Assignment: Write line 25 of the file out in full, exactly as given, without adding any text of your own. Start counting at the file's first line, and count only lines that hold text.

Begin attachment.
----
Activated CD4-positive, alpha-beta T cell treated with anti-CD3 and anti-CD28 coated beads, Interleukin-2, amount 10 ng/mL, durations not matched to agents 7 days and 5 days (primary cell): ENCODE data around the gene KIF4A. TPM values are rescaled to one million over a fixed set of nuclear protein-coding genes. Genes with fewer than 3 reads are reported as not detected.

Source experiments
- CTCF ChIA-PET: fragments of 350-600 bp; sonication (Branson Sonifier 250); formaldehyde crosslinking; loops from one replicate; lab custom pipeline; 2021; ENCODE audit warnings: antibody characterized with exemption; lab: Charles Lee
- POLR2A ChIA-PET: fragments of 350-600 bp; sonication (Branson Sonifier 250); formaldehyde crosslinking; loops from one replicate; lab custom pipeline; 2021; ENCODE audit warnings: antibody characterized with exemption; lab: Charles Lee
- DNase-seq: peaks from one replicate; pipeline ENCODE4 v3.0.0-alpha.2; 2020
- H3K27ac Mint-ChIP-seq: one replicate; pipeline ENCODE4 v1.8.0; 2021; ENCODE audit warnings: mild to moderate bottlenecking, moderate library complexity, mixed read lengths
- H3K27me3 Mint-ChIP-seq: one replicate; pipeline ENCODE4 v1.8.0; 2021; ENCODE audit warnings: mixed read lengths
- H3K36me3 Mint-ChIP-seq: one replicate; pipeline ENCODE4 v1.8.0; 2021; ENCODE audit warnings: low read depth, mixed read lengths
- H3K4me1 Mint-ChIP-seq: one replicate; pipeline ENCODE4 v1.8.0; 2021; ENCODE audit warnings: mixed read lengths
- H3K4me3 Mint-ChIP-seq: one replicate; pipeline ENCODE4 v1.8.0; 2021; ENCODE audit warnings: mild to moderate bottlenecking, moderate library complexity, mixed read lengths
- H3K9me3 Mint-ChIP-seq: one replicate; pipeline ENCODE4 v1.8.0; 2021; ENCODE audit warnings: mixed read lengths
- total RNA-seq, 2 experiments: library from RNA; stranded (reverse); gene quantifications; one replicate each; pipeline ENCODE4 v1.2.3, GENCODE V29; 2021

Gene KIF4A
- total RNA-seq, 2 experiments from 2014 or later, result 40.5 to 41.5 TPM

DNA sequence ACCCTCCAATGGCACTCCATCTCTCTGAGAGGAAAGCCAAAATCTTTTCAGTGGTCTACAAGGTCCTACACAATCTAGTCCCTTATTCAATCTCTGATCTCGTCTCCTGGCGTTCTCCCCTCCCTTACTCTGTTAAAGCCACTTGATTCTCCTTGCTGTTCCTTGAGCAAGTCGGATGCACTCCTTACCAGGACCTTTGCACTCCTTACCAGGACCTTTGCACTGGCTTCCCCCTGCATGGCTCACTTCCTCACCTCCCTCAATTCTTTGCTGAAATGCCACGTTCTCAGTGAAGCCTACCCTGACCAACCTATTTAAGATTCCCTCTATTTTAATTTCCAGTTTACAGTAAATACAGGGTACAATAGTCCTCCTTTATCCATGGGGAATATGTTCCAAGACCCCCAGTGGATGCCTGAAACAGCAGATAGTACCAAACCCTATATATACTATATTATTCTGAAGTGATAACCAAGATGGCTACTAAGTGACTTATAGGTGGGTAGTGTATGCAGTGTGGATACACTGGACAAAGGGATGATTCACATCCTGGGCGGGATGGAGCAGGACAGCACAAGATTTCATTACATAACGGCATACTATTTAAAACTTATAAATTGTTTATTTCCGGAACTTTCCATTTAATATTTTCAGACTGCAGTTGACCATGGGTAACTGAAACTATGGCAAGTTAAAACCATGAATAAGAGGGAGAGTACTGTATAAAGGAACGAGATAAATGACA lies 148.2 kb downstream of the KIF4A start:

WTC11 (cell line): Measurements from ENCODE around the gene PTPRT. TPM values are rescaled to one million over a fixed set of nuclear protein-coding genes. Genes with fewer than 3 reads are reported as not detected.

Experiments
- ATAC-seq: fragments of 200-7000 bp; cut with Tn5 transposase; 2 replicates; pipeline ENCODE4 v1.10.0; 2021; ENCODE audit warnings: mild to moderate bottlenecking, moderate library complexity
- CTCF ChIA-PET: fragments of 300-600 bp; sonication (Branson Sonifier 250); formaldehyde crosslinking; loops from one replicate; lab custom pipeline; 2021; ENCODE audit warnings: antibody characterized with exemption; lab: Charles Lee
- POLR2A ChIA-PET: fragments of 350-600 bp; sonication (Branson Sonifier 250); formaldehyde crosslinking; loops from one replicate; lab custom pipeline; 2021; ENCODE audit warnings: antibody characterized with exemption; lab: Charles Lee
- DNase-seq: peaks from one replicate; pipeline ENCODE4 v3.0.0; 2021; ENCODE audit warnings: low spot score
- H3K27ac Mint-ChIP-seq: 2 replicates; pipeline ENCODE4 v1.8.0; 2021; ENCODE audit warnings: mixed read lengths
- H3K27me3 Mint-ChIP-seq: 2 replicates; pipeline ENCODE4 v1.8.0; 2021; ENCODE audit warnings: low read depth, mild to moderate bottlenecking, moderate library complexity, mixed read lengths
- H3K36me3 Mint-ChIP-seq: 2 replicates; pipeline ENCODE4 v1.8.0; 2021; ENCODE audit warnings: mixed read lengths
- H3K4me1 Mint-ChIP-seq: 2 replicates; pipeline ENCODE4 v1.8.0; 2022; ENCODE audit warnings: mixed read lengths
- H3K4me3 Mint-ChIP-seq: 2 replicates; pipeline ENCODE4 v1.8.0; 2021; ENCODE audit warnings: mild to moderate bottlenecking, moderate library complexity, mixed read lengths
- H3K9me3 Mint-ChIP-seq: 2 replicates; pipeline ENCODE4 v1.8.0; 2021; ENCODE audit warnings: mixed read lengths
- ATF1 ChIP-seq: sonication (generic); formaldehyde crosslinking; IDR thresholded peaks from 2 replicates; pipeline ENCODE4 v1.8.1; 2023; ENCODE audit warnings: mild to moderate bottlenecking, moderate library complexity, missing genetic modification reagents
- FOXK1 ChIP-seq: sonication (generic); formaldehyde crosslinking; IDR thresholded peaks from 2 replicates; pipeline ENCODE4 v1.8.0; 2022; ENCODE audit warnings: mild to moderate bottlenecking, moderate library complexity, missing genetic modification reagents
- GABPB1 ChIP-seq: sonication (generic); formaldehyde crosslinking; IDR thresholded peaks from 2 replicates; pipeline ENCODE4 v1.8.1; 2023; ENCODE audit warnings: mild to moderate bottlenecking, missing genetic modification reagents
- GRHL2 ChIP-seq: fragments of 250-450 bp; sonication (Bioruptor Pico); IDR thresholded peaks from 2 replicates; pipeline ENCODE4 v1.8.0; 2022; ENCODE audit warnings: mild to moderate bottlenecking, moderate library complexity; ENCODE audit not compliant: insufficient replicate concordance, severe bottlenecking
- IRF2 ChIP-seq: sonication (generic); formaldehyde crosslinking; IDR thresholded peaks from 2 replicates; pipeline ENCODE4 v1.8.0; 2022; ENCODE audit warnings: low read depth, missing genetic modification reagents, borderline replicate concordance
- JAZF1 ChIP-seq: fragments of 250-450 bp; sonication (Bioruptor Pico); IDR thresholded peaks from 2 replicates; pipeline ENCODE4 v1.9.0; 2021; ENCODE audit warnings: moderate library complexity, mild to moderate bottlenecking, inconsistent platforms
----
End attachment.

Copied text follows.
- H3K4me1 Mint-ChIP-seq: 2 replicates; pipeline ENCODE4 v1.8.0; 2022; ENCODE audit warnings: mixed read lengths